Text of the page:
Missouri v. Seibert, 542 U.S. 600 (2004), is a decision by the Supreme Court of the United States that struck down the police practice of first obtaining an inadmissible confession without giving Miranda warnings, then issuing the warnings, and then obtaining a second confession.

Mini-briefs should be three to four pages long

. 1. The Citation provides all reference numbers for a case, including defendant and plaintiff names.

2. The Introduction describes the nature of the legal dispute. The Supreme Court only considers constitutional issues. Normally, I pick cases which involve search and seizure (4th Amendment), interrogation /Miranda (5th Amendment) or due process (4th and 14th Amendments). If there are earlier cases that influenced the decision (or precedents) this is where they are identified.

3. The Summary presents important facts of the case. The Summary section should be no more than one (1) page long. Some students fail to identify the constitutional issues being decided and provide long, overly detailed summaries.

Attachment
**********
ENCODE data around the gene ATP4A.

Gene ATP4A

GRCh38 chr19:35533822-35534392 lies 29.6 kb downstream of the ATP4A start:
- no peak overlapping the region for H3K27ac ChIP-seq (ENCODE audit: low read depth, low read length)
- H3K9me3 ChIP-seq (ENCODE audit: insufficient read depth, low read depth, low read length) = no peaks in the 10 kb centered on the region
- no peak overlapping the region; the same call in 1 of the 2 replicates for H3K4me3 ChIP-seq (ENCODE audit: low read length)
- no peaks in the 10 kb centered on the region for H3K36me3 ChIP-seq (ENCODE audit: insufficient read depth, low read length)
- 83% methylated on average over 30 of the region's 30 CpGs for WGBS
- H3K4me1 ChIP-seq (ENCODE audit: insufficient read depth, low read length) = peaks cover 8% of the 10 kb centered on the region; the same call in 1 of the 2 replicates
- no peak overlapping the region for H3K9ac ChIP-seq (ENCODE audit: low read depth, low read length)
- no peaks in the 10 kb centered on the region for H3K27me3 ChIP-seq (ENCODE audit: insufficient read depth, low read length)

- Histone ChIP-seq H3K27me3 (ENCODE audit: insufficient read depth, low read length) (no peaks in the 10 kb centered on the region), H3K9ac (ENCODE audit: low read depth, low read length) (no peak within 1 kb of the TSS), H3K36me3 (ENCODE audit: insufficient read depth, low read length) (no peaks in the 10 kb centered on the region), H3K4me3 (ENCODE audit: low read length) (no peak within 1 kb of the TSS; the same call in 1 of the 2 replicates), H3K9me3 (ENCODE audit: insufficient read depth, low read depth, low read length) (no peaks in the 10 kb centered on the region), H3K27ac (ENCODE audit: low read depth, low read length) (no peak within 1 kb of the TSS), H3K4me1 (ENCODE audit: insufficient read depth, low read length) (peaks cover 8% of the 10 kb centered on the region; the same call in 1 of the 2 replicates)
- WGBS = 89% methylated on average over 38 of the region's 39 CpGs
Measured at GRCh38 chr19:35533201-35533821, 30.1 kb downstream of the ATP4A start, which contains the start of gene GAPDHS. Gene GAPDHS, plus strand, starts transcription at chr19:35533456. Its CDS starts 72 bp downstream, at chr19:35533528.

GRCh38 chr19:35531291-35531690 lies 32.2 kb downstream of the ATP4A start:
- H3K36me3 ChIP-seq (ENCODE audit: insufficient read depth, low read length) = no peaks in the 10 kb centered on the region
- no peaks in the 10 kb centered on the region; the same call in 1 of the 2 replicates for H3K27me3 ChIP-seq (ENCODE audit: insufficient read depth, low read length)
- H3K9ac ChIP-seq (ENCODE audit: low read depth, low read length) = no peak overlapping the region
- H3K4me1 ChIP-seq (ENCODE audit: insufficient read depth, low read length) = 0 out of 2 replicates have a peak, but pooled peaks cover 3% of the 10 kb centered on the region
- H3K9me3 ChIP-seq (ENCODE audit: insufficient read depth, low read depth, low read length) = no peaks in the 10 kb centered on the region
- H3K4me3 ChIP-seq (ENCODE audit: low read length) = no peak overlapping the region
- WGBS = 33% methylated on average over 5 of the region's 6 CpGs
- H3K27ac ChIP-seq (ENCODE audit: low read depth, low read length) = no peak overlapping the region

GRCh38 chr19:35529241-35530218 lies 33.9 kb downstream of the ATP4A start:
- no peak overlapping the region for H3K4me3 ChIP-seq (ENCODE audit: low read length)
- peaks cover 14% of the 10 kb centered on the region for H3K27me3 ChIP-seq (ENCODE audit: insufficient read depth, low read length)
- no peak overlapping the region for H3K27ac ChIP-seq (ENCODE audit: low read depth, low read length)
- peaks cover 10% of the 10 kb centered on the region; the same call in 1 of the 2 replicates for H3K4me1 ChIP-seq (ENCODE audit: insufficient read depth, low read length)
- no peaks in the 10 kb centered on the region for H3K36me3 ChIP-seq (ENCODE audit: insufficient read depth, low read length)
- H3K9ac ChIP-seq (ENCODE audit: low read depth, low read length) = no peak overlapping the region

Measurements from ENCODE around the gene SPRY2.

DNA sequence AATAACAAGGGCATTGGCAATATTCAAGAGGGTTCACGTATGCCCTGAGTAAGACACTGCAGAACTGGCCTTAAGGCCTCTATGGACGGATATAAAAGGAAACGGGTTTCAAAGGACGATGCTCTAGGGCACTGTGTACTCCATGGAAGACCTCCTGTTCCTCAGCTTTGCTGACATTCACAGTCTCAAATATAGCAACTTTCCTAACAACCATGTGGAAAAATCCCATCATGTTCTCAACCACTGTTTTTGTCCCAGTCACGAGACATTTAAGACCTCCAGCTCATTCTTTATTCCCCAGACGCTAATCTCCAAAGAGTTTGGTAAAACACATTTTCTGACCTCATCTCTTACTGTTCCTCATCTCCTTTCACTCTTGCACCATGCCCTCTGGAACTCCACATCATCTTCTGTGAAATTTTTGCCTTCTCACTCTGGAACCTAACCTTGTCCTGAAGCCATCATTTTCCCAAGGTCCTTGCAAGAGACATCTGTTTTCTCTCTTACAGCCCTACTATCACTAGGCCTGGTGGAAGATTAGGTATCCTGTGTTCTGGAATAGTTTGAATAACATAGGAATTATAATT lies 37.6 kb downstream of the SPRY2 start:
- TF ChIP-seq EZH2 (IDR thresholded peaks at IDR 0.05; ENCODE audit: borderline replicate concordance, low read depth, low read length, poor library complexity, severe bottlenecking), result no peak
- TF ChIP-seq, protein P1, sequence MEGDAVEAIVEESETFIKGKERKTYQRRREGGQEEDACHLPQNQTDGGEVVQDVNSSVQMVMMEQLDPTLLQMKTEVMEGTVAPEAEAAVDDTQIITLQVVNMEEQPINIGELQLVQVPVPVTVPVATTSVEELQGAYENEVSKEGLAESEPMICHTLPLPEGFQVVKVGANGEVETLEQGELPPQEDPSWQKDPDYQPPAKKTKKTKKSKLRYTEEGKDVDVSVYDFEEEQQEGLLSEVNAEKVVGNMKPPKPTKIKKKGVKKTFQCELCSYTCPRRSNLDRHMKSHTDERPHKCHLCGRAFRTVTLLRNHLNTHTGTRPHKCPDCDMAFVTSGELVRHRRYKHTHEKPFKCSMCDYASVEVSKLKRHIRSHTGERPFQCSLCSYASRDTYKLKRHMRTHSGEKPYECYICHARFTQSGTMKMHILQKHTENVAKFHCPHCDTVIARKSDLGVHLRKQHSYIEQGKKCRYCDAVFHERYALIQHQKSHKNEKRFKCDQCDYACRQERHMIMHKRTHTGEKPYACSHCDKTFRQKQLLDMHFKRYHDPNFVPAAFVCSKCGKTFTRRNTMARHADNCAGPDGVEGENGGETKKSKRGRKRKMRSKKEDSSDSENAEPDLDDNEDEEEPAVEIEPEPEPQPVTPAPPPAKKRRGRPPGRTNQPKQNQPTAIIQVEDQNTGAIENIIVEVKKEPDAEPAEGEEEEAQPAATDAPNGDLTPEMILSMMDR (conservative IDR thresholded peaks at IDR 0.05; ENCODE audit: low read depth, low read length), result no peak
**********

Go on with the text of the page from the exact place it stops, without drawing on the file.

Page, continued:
4. The Majority Opinion summarizes the majority (ruling) decision. Well-written summaries require students to understand and distill complex issues. The highest grades will be given to mini-briefs that convey comprehension of the majority decision.

5. The Dissenting Opinion argues against the Majority Opinion. Sometimes there is not a Dissenting Opinion. However, most of the time, Dissenting Opinions give valuable insight into the legal arguments. This is where you can demonstrate your understanding of the case and improve your grade.